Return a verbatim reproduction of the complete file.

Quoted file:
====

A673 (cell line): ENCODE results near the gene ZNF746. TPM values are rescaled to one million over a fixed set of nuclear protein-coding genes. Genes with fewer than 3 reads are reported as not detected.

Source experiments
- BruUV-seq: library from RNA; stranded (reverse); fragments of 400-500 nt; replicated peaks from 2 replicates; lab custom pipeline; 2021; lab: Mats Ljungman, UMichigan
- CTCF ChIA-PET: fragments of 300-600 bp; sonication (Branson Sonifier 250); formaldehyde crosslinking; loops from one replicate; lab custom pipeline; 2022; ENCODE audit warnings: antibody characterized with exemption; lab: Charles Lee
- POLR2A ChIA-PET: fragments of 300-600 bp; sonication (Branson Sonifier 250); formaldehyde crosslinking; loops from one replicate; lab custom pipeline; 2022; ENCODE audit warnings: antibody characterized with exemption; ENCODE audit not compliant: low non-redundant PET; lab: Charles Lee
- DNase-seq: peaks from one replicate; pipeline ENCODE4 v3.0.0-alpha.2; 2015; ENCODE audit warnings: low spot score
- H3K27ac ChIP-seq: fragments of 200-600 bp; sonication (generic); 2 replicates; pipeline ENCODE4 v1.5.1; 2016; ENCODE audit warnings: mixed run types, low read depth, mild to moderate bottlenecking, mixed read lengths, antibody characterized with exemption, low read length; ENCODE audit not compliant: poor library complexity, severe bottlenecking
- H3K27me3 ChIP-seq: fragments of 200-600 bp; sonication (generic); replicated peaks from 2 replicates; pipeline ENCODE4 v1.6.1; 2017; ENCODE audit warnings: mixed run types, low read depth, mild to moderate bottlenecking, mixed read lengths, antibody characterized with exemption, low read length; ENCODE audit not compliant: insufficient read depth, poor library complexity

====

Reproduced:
A673 (cell line): ENCODE results near the gene ZNF746. TPM values are rescaled to one million over a fixed set of nuclear protein-coding genes. Genes with fewer than 3 reads are reported as not detected.

Source experiments
- BruUV-seq: library from RNA; stranded (reverse); fragments of 400-500 nt; replicated peaks from 2 replicates; lab custom pipeline; 2021; lab: Mats Ljungman, UMichigan
- CTCF ChIA-PET: fragments of 300-600 bp; sonication (Branson Sonifier 250); formaldehyde crosslinking; loops from one replicate; lab custom pipeline; 2022; ENCODE audit warnings: antibody characterized with exemption; lab: Charles Lee
- POLR2A ChIA-PET: fragments of 300-600 bp; sonication (Branson Sonifier 250); formaldehyde crosslinking; loops from one replicate; lab custom pipeline; 2022; ENCODE audit warnings: antibody characterized with exemption; ENCODE audit not compliant: low non-redundant PET; lab: Charles Lee
- DNase-seq: peaks from one replicate; pipeline ENCODE4 v3.0.0-alpha.2; 2015; ENCODE audit warnings: low spot score
- H3K27ac ChIP-seq: fragments of 200-600 bp; sonication (generic); 2 replicates; pipeline ENCODE4 v1.5.1; 2016; ENCODE audit warnings: mixed run types, low read depth, mild to moderate bottlenecking, mixed read lengths, antibody characterized with exemption, low read length; ENCODE audit not compliant: poor library complexity, severe bottlenecking
- H3K27me3 ChIP-seq: fragments of 200-600 bp; sonication (generic); replicated peaks from 2 replicates; pipeline ENCODE4 v1.6.1; 2017; ENCODE audit warnings: mixed run types, low read depth, mild to moderate bottlenecking, mixed read lengths, antibody characterized with exemption, low read length; ENCODE audit not compliant: insufficient read depth, poor library complexity